can be finally shaped. At the present time the Academy is principally engaged on 
that section of the code which will establish and guarantee the position of the 
family as an integrant unit in the national community. 

The whole body of new legislation is to be inspired by the main ideas which 
dominate the German mind today: namely, the idea of Leadership, the idea of the 
People, and the idea of the Community of the People. 

In order to understand what is the basis of the new legislation one must have a 
clear grasp of what the Germans mean today when they speak of the Community 
of the People, the Volksgemeinschaft. This idea of the people is based on the fact 
that their members have a homogenous national character. When great multitudes 
act together, conscious of their historical unity and determined to pursue the ful- 
filment of one mission as a national unit, then they are a political unit also. Of this 
political unit those who are its leaders form an integrant part. All the members 
form one corporation which is called the Volksgemeinschaft, literally, Folk 
Community. Now the laws that govern the Folk Community emerge from the 
inner spiritual, political and material necessities which have developed through a 
common historical experience. Therefore in the National Socialist sense law is not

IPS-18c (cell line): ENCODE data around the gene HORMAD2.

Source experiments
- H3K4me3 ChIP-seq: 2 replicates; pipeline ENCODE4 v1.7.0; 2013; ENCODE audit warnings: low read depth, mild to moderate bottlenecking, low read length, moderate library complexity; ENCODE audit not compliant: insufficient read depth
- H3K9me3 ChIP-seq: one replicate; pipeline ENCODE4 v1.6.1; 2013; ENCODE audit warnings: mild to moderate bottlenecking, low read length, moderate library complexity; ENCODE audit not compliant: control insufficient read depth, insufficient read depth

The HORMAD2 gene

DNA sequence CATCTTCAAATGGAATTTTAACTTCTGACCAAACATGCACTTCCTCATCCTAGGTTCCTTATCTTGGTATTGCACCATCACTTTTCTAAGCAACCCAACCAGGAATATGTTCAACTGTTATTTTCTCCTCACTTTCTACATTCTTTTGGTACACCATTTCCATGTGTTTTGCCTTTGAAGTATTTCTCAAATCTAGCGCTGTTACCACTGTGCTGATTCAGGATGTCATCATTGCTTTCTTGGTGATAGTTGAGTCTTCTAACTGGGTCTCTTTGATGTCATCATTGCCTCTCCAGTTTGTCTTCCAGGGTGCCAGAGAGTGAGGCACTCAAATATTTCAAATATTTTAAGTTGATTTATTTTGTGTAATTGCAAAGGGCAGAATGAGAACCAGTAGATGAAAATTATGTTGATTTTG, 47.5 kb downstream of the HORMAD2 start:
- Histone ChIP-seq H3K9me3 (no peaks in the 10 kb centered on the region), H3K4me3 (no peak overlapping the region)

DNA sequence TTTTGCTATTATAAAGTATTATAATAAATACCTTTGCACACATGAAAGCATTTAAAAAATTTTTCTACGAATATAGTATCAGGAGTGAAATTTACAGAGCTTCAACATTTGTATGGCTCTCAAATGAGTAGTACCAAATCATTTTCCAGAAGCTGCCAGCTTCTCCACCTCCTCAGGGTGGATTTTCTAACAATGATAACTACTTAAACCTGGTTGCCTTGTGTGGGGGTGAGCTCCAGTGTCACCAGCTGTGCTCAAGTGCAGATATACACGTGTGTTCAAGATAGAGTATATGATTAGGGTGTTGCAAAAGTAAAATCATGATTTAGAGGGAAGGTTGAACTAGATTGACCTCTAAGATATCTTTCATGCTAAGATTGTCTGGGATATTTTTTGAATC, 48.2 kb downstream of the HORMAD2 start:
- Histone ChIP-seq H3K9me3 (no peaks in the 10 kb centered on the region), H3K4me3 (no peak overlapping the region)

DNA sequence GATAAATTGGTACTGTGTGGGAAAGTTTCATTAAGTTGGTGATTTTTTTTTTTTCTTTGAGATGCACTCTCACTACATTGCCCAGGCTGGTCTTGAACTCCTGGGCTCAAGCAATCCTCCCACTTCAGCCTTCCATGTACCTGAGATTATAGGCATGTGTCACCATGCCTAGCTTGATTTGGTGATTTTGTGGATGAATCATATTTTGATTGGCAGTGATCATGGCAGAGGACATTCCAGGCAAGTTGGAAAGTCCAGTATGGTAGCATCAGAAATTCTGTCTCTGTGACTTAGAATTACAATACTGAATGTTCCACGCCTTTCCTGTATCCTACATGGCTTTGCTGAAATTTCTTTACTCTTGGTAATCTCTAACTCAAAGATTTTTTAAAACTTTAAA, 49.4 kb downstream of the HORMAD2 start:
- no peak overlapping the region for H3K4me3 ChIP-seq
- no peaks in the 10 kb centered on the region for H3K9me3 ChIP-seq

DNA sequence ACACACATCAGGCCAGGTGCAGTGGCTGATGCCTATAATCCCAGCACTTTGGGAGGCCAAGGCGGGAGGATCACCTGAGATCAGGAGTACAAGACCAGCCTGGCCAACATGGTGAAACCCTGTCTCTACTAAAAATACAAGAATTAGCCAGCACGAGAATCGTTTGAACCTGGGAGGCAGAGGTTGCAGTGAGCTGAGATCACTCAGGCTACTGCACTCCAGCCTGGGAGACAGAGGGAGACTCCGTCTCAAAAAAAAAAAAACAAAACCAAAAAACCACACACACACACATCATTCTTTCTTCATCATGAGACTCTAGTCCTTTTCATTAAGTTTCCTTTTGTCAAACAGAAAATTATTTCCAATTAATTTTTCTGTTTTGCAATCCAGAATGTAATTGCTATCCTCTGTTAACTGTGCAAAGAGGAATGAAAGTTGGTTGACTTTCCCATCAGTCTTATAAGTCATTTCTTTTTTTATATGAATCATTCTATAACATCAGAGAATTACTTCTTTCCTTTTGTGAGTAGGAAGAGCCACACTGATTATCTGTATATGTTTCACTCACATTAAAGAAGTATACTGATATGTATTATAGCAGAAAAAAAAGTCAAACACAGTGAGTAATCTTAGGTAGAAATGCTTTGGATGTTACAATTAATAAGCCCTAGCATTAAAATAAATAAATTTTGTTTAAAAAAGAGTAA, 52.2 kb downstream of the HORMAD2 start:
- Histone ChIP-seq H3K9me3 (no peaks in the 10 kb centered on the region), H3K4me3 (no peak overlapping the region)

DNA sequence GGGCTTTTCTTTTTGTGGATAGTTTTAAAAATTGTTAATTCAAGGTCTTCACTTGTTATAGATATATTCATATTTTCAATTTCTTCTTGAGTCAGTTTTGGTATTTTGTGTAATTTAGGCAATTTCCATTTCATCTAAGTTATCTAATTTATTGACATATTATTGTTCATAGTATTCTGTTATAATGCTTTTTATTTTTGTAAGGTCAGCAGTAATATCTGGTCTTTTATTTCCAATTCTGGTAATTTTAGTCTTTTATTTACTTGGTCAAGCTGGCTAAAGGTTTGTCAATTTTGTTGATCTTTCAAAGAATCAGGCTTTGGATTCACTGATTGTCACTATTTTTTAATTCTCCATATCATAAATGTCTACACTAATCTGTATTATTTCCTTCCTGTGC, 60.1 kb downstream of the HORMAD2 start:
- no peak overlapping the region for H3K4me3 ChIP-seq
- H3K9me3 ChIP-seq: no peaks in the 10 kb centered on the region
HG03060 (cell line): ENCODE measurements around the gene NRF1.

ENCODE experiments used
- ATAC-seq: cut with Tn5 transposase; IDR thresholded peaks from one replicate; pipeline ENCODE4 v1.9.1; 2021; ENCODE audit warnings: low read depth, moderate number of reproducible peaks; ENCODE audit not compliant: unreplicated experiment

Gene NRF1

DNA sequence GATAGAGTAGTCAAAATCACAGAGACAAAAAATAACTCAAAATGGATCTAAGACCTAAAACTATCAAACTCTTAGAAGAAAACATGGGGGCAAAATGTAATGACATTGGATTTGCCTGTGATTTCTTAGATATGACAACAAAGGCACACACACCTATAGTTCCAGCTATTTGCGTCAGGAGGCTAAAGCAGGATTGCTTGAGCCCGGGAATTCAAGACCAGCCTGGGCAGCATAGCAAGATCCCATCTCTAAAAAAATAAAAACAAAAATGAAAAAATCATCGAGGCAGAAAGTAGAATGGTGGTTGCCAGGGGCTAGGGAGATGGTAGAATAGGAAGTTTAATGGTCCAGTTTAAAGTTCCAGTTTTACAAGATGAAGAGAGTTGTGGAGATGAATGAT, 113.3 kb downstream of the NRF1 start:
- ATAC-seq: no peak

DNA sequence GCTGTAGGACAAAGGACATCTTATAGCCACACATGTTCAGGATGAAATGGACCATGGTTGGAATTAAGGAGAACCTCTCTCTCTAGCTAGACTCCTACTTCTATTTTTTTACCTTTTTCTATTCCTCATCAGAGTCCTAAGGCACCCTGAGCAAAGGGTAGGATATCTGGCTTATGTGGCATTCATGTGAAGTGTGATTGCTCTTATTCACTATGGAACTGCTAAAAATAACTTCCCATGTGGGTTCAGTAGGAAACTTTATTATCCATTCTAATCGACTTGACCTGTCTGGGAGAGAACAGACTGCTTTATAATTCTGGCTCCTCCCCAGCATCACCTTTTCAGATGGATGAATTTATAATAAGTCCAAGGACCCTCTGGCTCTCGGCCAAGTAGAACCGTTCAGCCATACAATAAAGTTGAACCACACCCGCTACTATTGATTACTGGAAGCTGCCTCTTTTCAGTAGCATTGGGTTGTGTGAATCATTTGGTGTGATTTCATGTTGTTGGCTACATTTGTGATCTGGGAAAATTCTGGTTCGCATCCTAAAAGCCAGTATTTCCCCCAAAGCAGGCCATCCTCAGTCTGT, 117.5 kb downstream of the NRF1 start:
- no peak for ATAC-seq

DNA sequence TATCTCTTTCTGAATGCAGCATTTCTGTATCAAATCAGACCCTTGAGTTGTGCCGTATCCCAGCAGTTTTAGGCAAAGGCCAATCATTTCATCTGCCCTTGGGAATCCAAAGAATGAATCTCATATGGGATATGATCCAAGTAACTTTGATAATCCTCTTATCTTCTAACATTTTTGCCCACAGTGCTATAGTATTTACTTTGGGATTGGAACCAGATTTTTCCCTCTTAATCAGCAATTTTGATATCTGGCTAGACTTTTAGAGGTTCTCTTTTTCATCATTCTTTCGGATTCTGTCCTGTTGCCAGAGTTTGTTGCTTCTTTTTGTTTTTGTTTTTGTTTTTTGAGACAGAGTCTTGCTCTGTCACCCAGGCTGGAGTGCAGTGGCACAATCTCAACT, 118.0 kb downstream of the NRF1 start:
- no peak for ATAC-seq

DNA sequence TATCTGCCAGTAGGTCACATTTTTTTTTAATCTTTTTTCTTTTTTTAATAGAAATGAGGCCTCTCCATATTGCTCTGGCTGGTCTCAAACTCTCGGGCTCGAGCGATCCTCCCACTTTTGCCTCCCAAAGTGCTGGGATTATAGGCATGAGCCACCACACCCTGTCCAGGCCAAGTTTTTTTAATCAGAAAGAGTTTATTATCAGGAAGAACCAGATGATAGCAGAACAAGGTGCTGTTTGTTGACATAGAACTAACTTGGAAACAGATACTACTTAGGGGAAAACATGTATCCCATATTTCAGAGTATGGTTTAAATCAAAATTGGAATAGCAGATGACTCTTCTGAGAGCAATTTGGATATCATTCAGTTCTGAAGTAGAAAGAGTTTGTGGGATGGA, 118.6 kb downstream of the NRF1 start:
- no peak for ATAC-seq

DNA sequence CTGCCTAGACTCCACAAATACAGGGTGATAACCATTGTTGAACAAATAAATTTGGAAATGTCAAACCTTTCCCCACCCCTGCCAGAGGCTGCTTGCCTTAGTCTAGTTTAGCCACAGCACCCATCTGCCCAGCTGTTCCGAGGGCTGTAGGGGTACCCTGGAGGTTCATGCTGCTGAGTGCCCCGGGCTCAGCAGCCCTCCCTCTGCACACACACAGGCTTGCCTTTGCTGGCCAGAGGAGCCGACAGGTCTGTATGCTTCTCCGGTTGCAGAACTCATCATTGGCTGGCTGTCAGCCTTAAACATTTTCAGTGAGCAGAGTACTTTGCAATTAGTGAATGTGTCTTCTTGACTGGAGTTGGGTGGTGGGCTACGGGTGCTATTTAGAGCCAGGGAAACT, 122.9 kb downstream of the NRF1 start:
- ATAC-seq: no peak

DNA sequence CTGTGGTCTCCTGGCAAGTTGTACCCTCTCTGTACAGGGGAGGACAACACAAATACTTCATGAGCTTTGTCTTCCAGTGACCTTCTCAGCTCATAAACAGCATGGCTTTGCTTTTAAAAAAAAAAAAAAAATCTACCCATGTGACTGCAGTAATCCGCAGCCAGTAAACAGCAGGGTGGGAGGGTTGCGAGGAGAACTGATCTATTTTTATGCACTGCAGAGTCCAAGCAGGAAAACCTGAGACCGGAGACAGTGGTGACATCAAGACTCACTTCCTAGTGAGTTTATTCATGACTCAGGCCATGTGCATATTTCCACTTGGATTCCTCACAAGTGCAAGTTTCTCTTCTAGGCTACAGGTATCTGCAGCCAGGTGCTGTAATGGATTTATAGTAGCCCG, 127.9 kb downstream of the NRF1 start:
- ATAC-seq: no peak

the expression of the State's authority, to which the people must submit as a 
passive and inert mass. In harmony with the concept of the Folk Community, law 
is part of the life of the people. The legislator draws out and gives organic 
expression to the sense of what is just and unjust, the feeling for what is good and 
what is evil, which is inherent in the soul of the people. Therefore the starting 
point of the National Socialist conception of law is the people, not the State. The 
task of the State is to see that the law is carried out. 

The legal system which was introduced into Germany towards the close of the 
middle ages was based on the principles of Roman jurisprudence. These principles 
were revived and reformulated in the nineteenth century. They were entirely 

foreign to German traditions and they proved a perpetual hindrance to the 
development of a uniform system of German law. The German people have not a 
traditional legal system such as that through which the Anglo-Saxon people have 
found expression for their inner sense of justice and which forms the foundation of 
all their legal ideas. In many spheres of German life the introduction of a system 
foreign to the nature of the people separated the operation of the law from the 
naturally developing life of the people. The legislative efforts made by the Second 
Empire ever since 1871 failed to close the breach between the legal instincts of the 
people, developed out of their traditions, and the ideas of learned jurists. The great 
work of codification carried out under the Second Empire was done by men who 
had been trained in the ideas of Roman law. It is a well known fact that this code 
was soon shown to need reform; and yet all attempts to improve it have failed. 

One special factor that played a large part in bringing about an estrangement